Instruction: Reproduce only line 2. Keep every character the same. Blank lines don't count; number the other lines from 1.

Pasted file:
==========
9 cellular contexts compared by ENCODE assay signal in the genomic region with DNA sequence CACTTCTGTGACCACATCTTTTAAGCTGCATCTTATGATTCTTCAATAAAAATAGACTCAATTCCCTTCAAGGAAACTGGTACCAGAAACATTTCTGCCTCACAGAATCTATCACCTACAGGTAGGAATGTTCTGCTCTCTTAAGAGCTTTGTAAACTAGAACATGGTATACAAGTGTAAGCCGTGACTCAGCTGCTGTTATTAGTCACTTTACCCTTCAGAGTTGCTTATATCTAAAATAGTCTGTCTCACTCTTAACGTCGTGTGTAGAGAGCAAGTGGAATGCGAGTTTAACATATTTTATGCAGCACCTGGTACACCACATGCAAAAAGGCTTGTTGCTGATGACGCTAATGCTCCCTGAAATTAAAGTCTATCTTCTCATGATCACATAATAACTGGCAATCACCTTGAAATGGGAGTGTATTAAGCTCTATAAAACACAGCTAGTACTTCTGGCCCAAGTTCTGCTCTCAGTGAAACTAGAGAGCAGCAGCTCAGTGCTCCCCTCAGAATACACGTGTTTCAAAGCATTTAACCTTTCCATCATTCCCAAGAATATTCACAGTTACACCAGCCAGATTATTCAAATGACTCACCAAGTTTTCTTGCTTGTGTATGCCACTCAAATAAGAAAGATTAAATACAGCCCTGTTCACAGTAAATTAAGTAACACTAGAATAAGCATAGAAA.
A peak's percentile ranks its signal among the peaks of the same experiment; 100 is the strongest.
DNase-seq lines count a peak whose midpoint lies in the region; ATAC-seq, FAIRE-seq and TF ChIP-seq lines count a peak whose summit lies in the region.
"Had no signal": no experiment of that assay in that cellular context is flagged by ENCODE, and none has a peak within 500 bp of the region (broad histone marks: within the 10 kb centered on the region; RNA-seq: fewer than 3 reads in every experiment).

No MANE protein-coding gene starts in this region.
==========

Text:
A peak's percentile ranks its signal among the peaks of the same experiment; 100 is the strongest.